A third church, Hope Memorial Presbyterian, was later added. In 1985 Siloam merged with Hope Memorial. By 2019, Siloam-Hope merged with First Presbyterian to become Siloam-Hope First Presbyterian Church.
Old First was the only cemetery in New Jersey until the 17th century. New Jersey’s founders, other Europeans, and African Americans, about 2,000 total, are buried there.
Black people were not allowed to be buried alongside whites in the segregated cemetery, said Elizabeth native Leonard Jackson, 71, recounting the stories his late mother told him. So, he said white people were buried in the front, and Black people were buried or dumped in the back – mostly in unmarked graves, he said.
Some 117 African Americans have first and last names, another 40 have either a first or last name, and the remainder are unknown. So far, there is only one African American ancestor listed as free. Her name was Hannah. She was 66 when she died on March 11, 1821, and her cause of death was unknown.
Lafayette Boyleston is one of the few whose grave has a tombstone.
“We know he is one of the ancestors because, in the top right corner of the tombstone, it has the letters Col’d, which stands for colored,” Lundy said. “We know that Lafeyette Boyleston’s slave owner paid for his funeral. That is some of the research that I found,” she said.
Before she became pastor in 2019, someone had already researched the church’s “Records of Burial Book” of everyone interred in the cemetery and created two lists — one of Europeans and the other of Africans. When Lundy saw that there were 313 names of Africans on the list, she created the 313+ Ancestors Speaks project.
“To have people buried in unmarked graves, and then amongst them, there was also continental soldiers, my motivation was to correct the social wrong,” he said. “They shouldn’t be forgotten and especially their service to this country.”h of Elizabeth, New Jersey,,” with instructions to hold onto it.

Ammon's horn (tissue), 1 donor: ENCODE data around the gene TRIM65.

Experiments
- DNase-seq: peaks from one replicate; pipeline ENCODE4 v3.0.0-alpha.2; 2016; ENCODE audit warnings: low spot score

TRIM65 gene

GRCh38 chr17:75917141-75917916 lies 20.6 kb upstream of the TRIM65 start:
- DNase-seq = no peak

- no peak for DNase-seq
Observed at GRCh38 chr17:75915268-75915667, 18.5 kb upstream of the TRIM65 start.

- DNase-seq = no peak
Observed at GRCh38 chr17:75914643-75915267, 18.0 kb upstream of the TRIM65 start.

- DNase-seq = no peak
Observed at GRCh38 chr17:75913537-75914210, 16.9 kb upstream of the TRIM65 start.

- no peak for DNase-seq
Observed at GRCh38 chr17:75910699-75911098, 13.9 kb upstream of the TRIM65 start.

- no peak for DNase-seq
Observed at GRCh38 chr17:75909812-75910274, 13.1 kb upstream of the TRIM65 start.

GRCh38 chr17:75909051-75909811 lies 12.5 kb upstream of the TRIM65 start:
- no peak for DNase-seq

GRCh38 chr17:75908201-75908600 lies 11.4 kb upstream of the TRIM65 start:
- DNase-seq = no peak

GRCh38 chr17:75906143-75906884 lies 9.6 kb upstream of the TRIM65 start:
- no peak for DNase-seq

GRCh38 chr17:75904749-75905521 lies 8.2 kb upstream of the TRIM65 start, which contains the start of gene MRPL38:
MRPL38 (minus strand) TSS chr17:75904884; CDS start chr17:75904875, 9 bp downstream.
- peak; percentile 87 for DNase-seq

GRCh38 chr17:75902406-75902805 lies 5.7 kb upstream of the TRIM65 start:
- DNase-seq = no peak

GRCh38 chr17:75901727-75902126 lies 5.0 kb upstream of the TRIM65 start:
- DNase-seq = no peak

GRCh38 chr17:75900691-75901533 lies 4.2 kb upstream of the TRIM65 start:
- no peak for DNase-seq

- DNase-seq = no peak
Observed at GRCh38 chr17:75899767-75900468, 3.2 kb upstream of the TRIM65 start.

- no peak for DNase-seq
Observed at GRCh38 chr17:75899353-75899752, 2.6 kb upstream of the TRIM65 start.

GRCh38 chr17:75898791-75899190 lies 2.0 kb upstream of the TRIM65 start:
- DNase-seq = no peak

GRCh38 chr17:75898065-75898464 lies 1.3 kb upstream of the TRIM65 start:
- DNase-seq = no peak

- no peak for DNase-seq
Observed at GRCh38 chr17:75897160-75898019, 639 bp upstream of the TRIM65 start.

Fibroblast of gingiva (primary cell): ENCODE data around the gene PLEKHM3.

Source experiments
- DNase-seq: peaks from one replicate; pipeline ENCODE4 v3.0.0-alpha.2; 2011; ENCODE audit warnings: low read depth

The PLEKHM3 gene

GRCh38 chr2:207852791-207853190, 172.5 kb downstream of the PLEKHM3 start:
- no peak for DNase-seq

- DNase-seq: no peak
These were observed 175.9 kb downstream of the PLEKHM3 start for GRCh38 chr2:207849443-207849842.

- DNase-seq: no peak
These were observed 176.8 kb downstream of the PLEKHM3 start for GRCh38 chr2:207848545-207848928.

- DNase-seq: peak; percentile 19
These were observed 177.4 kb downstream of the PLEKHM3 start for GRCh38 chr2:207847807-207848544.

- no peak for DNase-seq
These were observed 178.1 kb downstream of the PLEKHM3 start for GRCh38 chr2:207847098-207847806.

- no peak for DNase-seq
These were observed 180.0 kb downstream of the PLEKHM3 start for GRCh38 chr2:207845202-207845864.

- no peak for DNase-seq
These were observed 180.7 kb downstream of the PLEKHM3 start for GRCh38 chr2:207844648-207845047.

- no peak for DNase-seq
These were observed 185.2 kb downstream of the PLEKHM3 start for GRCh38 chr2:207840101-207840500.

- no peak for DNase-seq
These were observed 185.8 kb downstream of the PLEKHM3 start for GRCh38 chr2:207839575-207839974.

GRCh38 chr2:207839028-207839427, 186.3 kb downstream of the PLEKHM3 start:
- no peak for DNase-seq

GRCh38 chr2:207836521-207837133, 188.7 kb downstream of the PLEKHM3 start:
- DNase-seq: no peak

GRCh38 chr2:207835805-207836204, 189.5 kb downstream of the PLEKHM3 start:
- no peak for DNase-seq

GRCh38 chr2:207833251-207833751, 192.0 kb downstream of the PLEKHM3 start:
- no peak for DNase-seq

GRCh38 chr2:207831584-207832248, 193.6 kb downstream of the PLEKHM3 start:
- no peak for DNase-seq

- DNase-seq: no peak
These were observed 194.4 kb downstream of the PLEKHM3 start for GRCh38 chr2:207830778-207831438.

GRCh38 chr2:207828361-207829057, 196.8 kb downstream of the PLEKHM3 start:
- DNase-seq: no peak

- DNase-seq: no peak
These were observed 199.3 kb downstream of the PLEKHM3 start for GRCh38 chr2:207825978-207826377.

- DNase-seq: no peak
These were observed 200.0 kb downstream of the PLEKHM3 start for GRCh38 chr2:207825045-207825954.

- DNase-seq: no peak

“They didn’t even put their names on the stone,” said Jackson, a 313+ Ancestors Speak board trustee. “All you will see is colored, and they are not in good shape at all.”
Righting ‘a social wrong’
The board of trustees for 313+ Ancestors Speak Project consist of 16 people, a mix of congregation members, police officers, community members and historians.
Elizabeth police chief Giacomo Sacca said he got involved in the project to help right a “social wrong.”
“To have people buried in unmarked graves, and then amongst them, there was also continental soldiers, my motivation was to correct the social wrong,” he said. “They shouldn’t be forgotten, and especially their service to this country.”
The hope of building the monument also sends a message to the community that we can work together to pave the way for the future,” he said.
Linda Caldwell Epps, 70, an Elizabeth native, was interested in history and began doing research as a volunteer.
“We no longer can say we have done well historically if we are not inclusive of other cultures and races, and it highlights that they made contributions to life as we know it today, the food we eat, the customs,” she said. “It’s not just something that’s constructed exclusively by Europeans.”
Lundy, thinks back to the day she met Benz at the cemetery. She said she gets chills, thinking about how she has been connected to many different people almost in a kismet way.
“Identity is important,” she said, “and I think that the better connected, especially we as human beings are to our identity, the better we will be able to get along with other people.”